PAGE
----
This pair have taken the path south west of the Olympic Stadium as their preferred route & rightly so as this is where the sun is to be enjoyed at its best late in the afternoon.

HILL WITH A VIEW

From the Olympic Hill the view is normally breathtaking in whatever direction you care to look but watching the sun go down behind the Olympic Park side is always worth a geek.

WALK WITH A VIEW

Walking up the Olympiaberg reveals a feeling of relaxation & knowing that the view from the top is going to be awesome is worth the short, sharp slog with all that camera gear.

LEGEND, MARK SPITZ

The Olympic Swim Hall made Olympic history in 1972 as a young American swimmer by the name of Mark Spitz won 7  gold medals after a remarkable comeback after falling short of the hoped for 5 gold medals in the Mexican Olympics of 1968. Today the swim hall is still open to use by the general public.

DOWNTOWN OLYMPIC STADIUM

The Downtown Tower on the Georg-Brauchle-Ring is home to the European headquarters of telecommunications company O2. In the foreground we see the tensile structure of the Munich Olympic stadium.

LOST IN MORNING FOG

Shot from the corner of the BMW building early in the morning I was lucky to capture the low lying fog engulfing the Olympiaturm.

OLYMPIC SUMMER

For a landscape photographer a landscape with clouds is the perfect opportunity to get the camera out & here, again from the Olympiaberg I wasn’t to be disappointed.

DIFFERENT OCCASION, SAME TREE

Yes, it is the same tree but on a different occasion, this time revealing a little of that clutter in the background that they call….city.

“After Munich the IOC does not want to commemorate the 11 Israelis. They don’t regard them as victims of the Olympic movement but as 11 Israeli victims. They fear that Muslim and Arab nations will somehow boycott the Olympics Games. I hope the public will stand for a minute in silence instead. They cannot stop people doing that and it will honor the martyrs of the Olympic movement.”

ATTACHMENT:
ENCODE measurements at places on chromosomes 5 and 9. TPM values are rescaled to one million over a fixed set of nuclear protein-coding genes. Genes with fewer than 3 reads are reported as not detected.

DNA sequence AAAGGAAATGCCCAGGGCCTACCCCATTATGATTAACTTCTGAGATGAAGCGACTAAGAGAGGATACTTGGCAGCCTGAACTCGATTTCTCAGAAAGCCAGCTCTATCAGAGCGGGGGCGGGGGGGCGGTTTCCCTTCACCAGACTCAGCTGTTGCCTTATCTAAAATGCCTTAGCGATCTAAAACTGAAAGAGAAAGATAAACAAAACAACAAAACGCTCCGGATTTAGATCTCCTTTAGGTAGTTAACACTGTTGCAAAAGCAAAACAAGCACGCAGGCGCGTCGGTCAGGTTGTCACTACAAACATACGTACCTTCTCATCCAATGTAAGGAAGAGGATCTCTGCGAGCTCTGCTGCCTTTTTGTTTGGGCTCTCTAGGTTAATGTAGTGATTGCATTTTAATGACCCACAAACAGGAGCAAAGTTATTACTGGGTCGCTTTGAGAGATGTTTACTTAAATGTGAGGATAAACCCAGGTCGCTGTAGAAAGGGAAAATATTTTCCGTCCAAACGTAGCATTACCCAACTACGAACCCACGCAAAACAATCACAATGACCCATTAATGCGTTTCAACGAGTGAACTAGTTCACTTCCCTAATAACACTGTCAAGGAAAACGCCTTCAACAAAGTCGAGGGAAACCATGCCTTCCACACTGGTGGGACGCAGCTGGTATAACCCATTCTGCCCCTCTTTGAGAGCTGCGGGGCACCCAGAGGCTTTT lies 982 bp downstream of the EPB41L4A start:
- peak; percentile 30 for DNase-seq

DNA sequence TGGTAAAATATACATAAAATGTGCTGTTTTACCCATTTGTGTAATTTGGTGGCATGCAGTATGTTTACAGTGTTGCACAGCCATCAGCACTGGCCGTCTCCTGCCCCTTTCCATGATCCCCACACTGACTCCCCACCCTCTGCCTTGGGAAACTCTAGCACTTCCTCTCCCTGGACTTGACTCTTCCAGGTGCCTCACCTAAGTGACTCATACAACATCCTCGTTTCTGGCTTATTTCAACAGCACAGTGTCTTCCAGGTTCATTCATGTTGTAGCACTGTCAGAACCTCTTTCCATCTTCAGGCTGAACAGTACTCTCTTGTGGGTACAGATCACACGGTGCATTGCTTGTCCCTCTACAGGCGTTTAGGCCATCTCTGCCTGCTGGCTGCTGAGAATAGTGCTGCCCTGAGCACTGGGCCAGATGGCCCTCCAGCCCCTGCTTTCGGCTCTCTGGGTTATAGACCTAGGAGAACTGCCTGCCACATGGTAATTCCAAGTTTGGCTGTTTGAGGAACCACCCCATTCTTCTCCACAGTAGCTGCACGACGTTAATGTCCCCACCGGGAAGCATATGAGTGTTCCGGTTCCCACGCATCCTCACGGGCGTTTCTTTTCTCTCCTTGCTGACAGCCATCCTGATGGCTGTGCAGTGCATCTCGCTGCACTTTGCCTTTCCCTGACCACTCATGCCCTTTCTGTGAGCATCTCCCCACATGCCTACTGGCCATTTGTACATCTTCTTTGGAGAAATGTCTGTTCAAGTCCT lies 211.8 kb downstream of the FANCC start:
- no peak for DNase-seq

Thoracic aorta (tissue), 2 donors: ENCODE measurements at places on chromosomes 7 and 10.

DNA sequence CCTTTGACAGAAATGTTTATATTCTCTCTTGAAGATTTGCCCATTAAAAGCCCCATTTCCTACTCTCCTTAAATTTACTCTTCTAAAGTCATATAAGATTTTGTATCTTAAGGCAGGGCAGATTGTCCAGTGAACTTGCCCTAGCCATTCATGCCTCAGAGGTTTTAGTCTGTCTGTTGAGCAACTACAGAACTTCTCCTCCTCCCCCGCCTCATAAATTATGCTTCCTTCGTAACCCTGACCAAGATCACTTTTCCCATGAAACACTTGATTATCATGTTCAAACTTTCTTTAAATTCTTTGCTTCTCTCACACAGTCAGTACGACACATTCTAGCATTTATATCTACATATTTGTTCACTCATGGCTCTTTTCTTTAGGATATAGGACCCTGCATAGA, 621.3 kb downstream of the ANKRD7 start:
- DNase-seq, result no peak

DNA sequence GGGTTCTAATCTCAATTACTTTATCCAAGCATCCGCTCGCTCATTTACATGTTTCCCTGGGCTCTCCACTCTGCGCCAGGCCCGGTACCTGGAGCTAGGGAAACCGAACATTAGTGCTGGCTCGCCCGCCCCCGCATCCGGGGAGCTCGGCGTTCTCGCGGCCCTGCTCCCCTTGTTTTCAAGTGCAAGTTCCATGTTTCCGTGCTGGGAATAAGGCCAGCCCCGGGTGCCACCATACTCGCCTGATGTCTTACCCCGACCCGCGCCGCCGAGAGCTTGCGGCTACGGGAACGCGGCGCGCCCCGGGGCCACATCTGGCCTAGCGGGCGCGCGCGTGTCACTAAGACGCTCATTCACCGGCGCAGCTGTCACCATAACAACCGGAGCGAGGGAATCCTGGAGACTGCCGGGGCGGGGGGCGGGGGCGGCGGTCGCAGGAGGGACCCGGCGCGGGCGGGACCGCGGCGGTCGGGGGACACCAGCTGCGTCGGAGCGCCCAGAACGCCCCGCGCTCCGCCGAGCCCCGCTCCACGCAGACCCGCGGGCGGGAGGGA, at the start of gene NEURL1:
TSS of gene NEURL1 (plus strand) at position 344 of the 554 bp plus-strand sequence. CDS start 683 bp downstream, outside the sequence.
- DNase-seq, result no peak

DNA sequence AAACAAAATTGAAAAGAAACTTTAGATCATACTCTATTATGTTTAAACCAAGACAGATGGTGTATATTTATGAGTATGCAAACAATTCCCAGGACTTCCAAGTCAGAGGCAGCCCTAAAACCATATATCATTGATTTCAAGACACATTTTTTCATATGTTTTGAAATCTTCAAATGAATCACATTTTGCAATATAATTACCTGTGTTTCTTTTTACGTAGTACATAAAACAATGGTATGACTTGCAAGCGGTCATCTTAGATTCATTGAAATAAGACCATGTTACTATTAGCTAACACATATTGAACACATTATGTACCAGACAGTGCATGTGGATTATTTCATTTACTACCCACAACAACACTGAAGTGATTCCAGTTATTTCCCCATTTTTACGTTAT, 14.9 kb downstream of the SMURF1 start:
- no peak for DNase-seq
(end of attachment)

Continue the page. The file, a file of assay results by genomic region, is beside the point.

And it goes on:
― Professor Shaul Ladany

LONELY TREE

Sometimes you do wonder why you hold out the extreme cold in Winter to shoot material but most often it is worth the hardship, especially at sunrise or at sunset as we see here.

WINTER OLYMPIC DOWNHILL

Winter is definitely a good reason to visit the Olympic Park as the park is well planned with a lakes & as you see here a nice hilly landscape that offers not only a great view of the park but on the other side the city & if you are lucky a beautiful view of the Bavarian Alps on a clear day.

FOOTPRINTS IN THE SNOW

When enough snow falls in Winter & the conditions allow then many Münchener head for the Olympiaberg to either enjoy the view or jump on a sleigh with their kids & race down the hill.

SUNNY STROLL

What I personally find so special about this image is the low lying cloud giving the impression that the two ladies on a stroll are above the clouds similar to being on a mountain at cloud level although they are at the most 650 m above sea level.

TENSILE STRUCTURE

The glass roof of the Olympic Park buildings was designed by architect company designed by German architect and engineer Frei Otto with Günther Behnisch. In all, the project spent 1.35 billion German Marks to complete.

UP THE HILL

The best view of the Olympic Park other than from the Olympic Tower has to be from the Olympiaberg, a manmade hill built upon rubble taken from the remains of destroyed parts of Munich after the Second World War.

LASER SHOW

Since the Olympic Games in 1972 the Olympic Stadium has been guest to many sporting & entertainment highlights. Up to 2005 the stadium was scenr to many a victory in the German Premier League for bayern Munich but after the move to their new stadium in 2005 the stadium has been used for many events & concerts.

REVOLVING RESTAURANT

The view from the Olympia Tower is always worth the effort & especially in the evening although it can get pretty cold outside on the viewing platform being open to the elements. For those that like it warm & cosy & don’t want to miss the view then an evening meal in the restaurant that revolves once every 53 minutes is just the ticket.

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Did You Know?

Situated close to the city center, the Olympiapark was built on a site previously used by the Bavarian army until 1925 before it became part of the Munich airport. After the Second World War in 1945, the rubble cleared from the bombed out areas of the city was moved here, forming the basis of the hilly landscape of the Olympiapark that you see today.